To allow the router to aggregate the highest number of IP addresses into a single route summary, your IP addressing plan should be hierarchical in nature. This approach is particularly important when using VLSMs.

A VLSM design allows for maximum use of IP addresses, as well as more efficient routing update communication when using hierarchical IP addressing. In Figure 3-35, for example, route summarization occurs at two levels.

■ Router C summarizes two routing updates from networks 172.16.32.64/26 and 172.16.32.128/26 into a single update, 172.16.32.0/24.

■ Router A receives three different routing updates but summarizes them into a single routing update before propagating it to the corporate network.

Figure 3-35 Summarizing Addresses in a VLSM-Designed Network

Figure 3-35 Summarizing Addresses in a VLSM-Designed Network

Routing Summarization

Route summarization reduces memory use on routers and routing protocol network traffic.

Requirements for summarization to work correctly are as follows:

■ Multiple IP addresses must share the same highest-order bits.

■ Routing protocols must base their routing decisions on a 32-bit IP address and a prefix length that can be up to 32 bits.

■ Routing protocols must carry the prefix length (subnet mask) with the 32-bit IP address.

Cisco routers manage route summarization in two ways:

■ Sending route summaries: Routing protocols, such as RIP and EIGRP, perform automatic route summarization across network boundaries. Specifically, this automatic summarization occurs for those routes whose classful network address differs from the major network address of the interface to which the advertisement is being sent. For OSPF and IS-IS, you must configure manual summarization. For EIGRP and RIP-2, you can disable automatic route summarization and configure manual summarization. Whether routing summarization is automatic or not depends on the routing protocol. It is recommended that you review the documentation for your specific routing protocols. Route summarization is not always a solution. You would not use route summarization if you needed to advertise all networks across a boundary, such as when you have discontiguous networks.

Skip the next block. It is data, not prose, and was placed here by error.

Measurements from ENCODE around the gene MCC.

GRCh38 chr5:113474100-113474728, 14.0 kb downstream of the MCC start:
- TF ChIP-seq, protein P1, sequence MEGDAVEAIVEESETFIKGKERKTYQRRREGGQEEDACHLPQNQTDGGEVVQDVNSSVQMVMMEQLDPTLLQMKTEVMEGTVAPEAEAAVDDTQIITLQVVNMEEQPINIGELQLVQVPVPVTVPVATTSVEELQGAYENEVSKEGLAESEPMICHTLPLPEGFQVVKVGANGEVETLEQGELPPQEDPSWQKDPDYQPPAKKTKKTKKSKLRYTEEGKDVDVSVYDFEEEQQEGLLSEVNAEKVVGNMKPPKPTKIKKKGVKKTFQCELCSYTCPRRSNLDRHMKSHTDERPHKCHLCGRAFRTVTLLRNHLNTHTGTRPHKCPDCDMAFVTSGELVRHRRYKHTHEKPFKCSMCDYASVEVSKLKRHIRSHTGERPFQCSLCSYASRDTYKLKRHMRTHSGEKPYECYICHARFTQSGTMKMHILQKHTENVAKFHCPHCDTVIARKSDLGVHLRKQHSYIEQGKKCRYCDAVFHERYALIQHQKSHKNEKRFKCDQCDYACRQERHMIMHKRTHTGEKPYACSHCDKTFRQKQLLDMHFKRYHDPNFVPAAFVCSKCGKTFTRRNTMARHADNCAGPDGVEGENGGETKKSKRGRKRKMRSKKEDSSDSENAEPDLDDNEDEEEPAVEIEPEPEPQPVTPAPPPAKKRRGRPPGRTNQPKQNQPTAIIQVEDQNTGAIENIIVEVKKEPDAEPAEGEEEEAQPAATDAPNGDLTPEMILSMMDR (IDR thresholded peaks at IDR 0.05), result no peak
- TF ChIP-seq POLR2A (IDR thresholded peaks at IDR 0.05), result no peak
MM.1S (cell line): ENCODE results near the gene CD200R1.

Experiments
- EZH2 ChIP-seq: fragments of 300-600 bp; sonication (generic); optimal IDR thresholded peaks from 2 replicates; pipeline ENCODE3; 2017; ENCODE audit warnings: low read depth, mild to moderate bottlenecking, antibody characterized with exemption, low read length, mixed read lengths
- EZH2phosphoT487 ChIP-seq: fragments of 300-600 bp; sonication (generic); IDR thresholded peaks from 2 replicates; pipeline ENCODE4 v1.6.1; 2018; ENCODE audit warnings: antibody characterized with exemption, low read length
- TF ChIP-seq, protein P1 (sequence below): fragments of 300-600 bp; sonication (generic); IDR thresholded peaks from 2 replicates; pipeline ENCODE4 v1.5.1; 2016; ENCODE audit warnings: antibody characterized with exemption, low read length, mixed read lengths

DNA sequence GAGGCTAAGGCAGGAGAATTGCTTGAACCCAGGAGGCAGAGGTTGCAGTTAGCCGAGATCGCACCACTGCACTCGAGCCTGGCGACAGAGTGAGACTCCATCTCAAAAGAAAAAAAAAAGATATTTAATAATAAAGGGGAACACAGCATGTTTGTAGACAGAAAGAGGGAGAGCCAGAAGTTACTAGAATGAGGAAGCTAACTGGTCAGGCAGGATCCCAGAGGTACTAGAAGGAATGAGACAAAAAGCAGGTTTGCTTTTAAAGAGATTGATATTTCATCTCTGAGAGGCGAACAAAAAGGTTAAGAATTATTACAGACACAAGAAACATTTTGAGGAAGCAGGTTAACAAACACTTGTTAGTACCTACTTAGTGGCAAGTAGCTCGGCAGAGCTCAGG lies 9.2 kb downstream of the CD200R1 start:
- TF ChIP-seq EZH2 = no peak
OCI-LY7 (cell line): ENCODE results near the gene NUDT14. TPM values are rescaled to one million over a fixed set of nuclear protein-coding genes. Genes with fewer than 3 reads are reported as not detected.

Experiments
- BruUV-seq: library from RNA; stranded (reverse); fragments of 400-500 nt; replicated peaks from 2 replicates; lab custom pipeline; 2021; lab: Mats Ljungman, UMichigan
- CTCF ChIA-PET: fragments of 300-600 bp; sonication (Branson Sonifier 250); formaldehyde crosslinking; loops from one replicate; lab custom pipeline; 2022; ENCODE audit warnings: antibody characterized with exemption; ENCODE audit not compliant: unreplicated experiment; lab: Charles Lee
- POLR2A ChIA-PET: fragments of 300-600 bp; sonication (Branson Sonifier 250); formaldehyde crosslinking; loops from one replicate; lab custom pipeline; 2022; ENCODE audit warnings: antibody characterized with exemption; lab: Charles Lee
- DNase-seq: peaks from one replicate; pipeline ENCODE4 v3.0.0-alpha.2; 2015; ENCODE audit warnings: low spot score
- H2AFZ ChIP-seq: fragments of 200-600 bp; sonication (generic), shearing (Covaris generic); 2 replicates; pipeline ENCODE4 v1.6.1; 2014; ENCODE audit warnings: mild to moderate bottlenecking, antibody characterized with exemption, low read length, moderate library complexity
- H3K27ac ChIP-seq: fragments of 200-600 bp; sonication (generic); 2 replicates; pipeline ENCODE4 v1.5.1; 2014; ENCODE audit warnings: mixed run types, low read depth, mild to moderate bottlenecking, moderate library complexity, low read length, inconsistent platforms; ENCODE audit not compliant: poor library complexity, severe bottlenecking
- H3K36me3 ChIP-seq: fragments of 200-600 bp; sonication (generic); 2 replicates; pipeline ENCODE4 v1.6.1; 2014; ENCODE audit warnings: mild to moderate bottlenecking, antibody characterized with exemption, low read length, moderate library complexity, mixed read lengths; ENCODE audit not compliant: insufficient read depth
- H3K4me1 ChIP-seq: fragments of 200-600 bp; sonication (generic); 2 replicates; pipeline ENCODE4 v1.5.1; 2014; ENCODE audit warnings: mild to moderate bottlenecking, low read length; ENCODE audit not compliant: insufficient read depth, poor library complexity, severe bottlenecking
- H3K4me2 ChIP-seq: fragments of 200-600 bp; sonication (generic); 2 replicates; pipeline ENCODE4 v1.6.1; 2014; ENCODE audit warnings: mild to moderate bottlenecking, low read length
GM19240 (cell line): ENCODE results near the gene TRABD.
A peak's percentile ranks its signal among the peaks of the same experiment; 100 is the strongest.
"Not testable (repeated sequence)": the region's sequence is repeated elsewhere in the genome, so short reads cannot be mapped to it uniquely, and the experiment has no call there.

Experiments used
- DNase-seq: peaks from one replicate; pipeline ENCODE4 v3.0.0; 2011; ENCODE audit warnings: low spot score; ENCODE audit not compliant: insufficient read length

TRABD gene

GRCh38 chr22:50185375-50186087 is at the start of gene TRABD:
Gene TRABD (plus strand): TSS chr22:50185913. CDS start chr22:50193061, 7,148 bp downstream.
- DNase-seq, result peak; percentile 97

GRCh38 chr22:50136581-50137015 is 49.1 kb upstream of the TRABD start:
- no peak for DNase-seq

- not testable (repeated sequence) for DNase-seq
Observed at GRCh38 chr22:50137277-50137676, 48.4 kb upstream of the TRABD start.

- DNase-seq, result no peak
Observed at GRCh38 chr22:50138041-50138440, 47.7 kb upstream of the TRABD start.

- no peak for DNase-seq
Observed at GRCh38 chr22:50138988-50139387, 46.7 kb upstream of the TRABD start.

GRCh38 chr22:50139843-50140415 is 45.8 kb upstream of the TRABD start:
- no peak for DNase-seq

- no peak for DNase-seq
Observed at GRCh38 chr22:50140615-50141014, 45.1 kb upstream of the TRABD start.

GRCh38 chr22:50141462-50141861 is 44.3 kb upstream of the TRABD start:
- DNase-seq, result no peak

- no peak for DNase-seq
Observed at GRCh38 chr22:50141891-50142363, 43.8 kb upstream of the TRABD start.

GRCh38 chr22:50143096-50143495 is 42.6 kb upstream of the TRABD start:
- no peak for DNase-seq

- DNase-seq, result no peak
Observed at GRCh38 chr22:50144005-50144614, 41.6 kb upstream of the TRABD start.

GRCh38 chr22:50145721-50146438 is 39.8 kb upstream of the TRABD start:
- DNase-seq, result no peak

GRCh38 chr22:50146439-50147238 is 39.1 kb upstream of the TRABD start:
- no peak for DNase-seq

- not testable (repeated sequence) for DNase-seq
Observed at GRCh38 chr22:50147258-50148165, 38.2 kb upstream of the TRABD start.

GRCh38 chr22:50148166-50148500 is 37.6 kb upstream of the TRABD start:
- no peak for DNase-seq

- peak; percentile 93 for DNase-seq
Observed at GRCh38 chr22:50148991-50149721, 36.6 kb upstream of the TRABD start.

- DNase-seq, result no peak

■ Selecting routes from route summaries: If more than one entry in the routing table matches a particular destination, the longest prefix match in the routing table is used. Several routes might match one destination, but the longest matching prefix is used.

For example, if a routing table has different paths to 192.16.0.0/16 and to 192.16.5.0/24, packets addressed to 192.16.5.99 would be routed through the 192.16.5.0/24 path because that address has the longest match with the destination address.

Classful routing protocols summarize automatically at network boundaries. This behavior, which cannot be changed with RIP-1 and IGRP, has important results, as follows:

■ Subnets are not advertised to a different major network.

■ Discontiguous subnets are not visible to each other.

In Figure 3-36, RIP-1 does not advertise the 172.16.5.0 255.255.255.0 and 172.16.6.0 255.255.255.0 subnets because RIPv1 cannot advertise subnets; both Router A and Router B advertise 172.16.0.0. This leads to confusion when routing across network 192.168.14.0. In this example, Router C receives routes about 172.16.0.0 from two different directions, so it cannot make a correct routing decision.

Figure 3-36 Classful Summarization in Discontiguous Networks

172.16.5.0 255.255.255.0

192.168.14.16 255.255.255.240

172.16.6.0 255.255.255.0

Figure 3-36 Classful Summarization in Discontiguous Networks

172.16.5.0 255.255.255.0

192.168.14.16 255.255.255.240

172.16.6.0 255.255.255.0

You can resolve this situation by using RIP-2, OSPF, IS-IS, or EIGRP and not using summarization because the subnet routes would be advertised with their actual subnet masks. For example:

NOTE Cisco IOS Software also provides an IP unnumbered feature that permits discontiguous subnets to be separated by an unnumbered link.

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Responses

  • bucca
    What is the best summarization for these routes 172.16.0.0?
    2 months ago
  • tess
    Are there disadvantages to vlsm and route summarization?
    4 days ago